Designed to be carried in the field, this pocket-sized how-to book is a practical guide to basic techniques in mapping geological structures. In addition to including the latest computerised developments, the author provides succinct information on drawing cross-sections and preparing and presenting 'fair copy' maps and geological diagrams. Contains a brief chapter on the essentials of report writing and discusses how to keep adequate field notebooks. A checklist of equipment needed in the field can be found in the appendices. Quote from 3rd edition "provides a wealth of good advice on how to measure, record and write reports of geological field observations" "The Naturalist"
"Surface" is the current buzz-word in contemporary architecture and is the main focus of some of today's most cutting-edge and exciting architectural projects. This new issue of Architectural Design intends to bring its readers to a new surface consciousness. This new edition of the cutting-edge Architectural Design brings together a number of emergent works that reflect the idea that surface is more than just a crust or merely a structure onto which architectural work is built. It expresses the notion that surface is becoming increasingly important as it poses new ways of seeing the world, physically and theoretically. Provides coverage of cutting edge architecture and theoretical articles Incorporating some of the most recent digital and technical advances this is AD keeping its finger on the pulse of progress Includes some of the world leading theoreticians and architects currently involved in this field
Despite the modern dominance of computer graphics programs and digital cameras, the ability todraw geological structures manually remains a necessity in academic geology and beyond. Drawings serve for quick and simple documentation in the field or at the microscope. They can be applied as a language of their own as well as be adapted to suit specific requirements. Moreover, geological drawing improves observational ability and contributes to the understanding of geological structures and structure-forming processes. Geological drawing is assisted scientific thinking. Drawing Geological Structures provides undergraduate as well as graduate and practicing geologists with a thorough, step-by-step practical guide to the art of geological drawing. Beginning with the basics, the book covers thin sections, sample sections, samples and geological stereograms. The chapters provide examples of how drawings evolve and are complemented by exercises, allowing the reader to practice their drawing prior to going out into the field or working at the microscope. Users of this unique guide will develop their knowledge and technical vocabulary whilst also improving their drawing skills.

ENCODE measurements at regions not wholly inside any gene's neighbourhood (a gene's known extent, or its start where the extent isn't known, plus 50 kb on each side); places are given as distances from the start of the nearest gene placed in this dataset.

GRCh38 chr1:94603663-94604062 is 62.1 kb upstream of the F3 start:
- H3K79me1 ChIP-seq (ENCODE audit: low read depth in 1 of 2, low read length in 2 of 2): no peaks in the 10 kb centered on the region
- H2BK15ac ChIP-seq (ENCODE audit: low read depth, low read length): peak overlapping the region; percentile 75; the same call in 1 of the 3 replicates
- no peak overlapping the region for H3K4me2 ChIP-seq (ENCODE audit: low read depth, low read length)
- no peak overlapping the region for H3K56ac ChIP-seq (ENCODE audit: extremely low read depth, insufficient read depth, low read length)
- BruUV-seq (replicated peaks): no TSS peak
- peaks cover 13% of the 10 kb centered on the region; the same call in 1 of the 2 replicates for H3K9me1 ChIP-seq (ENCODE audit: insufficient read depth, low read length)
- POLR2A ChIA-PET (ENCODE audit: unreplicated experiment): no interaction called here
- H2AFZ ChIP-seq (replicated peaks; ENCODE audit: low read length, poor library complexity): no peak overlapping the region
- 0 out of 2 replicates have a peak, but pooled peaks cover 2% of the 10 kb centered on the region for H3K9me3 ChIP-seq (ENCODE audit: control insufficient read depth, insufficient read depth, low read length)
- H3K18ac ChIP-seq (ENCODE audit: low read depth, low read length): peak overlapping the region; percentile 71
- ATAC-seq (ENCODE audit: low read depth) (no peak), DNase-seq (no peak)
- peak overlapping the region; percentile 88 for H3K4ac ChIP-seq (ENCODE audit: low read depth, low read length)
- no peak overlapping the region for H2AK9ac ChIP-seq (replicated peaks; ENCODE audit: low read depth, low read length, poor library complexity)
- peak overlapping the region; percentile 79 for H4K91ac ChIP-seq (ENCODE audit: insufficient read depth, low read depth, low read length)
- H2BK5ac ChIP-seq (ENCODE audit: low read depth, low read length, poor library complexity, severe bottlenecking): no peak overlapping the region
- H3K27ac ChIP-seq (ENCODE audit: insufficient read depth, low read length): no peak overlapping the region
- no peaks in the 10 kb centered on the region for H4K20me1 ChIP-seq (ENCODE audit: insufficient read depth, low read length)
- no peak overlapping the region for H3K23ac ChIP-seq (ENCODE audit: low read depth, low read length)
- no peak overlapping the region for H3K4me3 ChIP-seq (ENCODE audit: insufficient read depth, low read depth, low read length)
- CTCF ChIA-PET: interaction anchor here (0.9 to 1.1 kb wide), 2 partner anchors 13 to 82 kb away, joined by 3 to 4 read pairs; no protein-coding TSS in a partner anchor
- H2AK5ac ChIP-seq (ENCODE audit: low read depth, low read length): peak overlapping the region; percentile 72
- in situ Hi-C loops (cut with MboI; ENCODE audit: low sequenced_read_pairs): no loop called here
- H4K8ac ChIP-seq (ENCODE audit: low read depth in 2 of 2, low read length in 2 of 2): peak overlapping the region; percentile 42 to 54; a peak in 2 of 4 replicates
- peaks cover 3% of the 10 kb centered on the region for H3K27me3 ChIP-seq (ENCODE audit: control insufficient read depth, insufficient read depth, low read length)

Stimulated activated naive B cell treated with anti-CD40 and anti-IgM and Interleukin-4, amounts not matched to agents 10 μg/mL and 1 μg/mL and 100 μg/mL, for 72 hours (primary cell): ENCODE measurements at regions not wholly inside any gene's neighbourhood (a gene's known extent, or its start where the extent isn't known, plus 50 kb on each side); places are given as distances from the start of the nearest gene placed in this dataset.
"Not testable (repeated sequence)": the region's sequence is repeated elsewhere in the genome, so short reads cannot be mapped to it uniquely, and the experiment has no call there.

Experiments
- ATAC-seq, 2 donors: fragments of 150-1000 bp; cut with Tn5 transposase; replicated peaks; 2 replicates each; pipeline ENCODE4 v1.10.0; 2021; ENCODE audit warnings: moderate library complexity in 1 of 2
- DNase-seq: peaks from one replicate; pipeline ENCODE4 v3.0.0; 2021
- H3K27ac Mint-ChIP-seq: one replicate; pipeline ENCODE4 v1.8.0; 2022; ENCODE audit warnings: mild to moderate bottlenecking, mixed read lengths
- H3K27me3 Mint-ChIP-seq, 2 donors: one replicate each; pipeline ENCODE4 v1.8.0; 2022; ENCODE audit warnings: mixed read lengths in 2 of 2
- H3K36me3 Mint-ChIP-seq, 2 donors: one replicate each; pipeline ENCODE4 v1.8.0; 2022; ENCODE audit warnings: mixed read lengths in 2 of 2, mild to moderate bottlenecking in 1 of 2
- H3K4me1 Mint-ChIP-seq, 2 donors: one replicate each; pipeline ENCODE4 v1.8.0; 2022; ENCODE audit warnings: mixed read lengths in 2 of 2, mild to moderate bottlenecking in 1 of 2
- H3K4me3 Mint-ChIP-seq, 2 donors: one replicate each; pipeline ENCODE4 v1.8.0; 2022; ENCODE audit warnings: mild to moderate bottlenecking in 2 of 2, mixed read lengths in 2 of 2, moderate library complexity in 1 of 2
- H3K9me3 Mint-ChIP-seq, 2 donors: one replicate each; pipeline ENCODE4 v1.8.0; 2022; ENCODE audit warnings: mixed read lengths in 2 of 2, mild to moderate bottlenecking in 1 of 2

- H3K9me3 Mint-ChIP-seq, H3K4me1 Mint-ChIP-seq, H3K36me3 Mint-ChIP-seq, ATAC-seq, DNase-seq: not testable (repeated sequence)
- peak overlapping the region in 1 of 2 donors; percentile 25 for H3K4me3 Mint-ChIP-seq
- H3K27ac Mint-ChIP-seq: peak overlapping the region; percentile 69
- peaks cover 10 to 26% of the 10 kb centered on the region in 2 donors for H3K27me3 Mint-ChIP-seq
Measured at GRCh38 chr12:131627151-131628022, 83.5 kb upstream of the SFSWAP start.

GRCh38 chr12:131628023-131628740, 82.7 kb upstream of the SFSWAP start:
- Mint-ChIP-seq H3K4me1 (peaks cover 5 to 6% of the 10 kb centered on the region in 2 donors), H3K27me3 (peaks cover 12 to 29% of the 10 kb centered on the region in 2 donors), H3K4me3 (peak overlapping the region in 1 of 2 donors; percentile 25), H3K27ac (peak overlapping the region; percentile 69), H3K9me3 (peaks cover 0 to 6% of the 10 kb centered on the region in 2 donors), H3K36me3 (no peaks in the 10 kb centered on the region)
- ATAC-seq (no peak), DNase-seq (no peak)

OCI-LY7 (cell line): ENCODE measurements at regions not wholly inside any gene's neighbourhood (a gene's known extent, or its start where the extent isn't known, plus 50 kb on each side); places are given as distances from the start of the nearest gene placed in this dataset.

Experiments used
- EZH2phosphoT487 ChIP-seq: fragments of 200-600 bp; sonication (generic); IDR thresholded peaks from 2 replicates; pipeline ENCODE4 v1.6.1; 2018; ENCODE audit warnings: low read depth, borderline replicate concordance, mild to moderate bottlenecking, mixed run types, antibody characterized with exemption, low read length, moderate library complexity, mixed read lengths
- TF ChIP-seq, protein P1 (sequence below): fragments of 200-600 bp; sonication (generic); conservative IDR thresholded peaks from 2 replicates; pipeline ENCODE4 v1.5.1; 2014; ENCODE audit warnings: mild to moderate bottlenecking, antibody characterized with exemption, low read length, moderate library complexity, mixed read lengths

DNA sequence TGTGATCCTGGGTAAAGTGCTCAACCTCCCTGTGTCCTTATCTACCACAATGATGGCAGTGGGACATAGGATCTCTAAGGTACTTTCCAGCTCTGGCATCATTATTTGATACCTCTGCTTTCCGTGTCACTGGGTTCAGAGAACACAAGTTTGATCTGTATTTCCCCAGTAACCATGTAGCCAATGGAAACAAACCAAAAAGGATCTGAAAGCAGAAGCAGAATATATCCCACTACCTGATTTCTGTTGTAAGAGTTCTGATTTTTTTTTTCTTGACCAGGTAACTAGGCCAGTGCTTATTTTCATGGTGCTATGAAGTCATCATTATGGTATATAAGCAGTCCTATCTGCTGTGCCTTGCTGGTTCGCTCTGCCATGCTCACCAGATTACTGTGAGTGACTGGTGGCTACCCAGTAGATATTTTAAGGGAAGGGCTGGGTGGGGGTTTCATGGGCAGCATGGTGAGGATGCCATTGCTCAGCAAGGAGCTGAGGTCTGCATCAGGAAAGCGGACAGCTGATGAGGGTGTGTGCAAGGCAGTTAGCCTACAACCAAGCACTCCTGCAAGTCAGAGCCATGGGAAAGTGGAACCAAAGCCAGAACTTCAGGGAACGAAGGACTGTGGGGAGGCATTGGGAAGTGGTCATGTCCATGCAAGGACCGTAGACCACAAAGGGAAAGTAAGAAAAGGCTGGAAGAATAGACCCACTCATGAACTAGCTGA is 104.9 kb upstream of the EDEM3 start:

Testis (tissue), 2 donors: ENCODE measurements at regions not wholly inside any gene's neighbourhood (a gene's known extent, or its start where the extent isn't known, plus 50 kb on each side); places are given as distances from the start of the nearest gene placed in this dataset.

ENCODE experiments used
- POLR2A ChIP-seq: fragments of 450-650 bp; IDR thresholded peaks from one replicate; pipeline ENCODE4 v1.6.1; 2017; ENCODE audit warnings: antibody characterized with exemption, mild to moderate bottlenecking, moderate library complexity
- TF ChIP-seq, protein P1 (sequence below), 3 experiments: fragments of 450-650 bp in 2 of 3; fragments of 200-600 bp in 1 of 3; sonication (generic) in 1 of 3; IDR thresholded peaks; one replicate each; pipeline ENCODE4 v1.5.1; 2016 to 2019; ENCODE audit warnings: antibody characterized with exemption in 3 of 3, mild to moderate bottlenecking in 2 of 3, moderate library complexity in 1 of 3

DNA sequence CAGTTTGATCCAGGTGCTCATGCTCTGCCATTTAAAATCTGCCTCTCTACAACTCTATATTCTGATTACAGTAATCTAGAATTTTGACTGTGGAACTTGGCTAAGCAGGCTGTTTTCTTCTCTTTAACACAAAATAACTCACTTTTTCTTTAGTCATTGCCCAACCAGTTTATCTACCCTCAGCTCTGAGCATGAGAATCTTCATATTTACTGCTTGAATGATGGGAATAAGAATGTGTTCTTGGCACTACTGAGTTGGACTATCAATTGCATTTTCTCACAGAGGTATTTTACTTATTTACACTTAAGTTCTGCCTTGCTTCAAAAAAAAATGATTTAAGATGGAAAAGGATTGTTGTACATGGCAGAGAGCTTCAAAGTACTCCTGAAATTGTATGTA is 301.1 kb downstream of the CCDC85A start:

Volcanoes have an endless fascination. Their eruptions are a regular reminder of the power of nature and our vulnerability to this raw geological phenomenon, however volcanic activity, and its plumbing from beneath, is an essential element of the forces that shaped and constantly reshape our planet. Dougal Jerram answers the questions: What are volcanoes? What other volcanic activity is there? How do volcanoes relate to plate tectonics and the movement of continents? What are eruptions and why do they occur? How have volcanoes affected the earths climate? Can we predict eruptions? He also describes the most notable eruptions in history and their effect. Copiously illustrated throughout Introducing Volcanology is a concise and accessible introduction to the science of hot rocks for those with an adult curiosity and for those contemplating a course of formal study. As with sister volumes, technical terms are kept to a minimum and a glossary is provided covering the whole subject from ash to zeolites.
The impact of natural disasters has become an important and ever-growing preoccupation for modern societies. Volcanic eruptions are particularly feared due to their devastating local, regional or global effects. Relevant scientific expertise that aims to evaluate the hazards of volcanic activity and monitor and predict eruptions has progressively developed since the start of the 20th century. The further development of fundamental knowledge and technological advances over this period have allowed scientific capabilities in this field to evolve. Hazards and Monitoring of Volcanic Activity groups a number of available techniques and approaches to render them easily accessible to teachers, researchers and students. This volume is dedicated to geological and historical approaches. The assessment of hazards and monitoring strategies is based primarily on knowledge of a volcano’s past behavior or that of similar volcanoes. The book presents the different types of volcanic hazards and various approaches to their mapping before providing a history of monitoring techniques.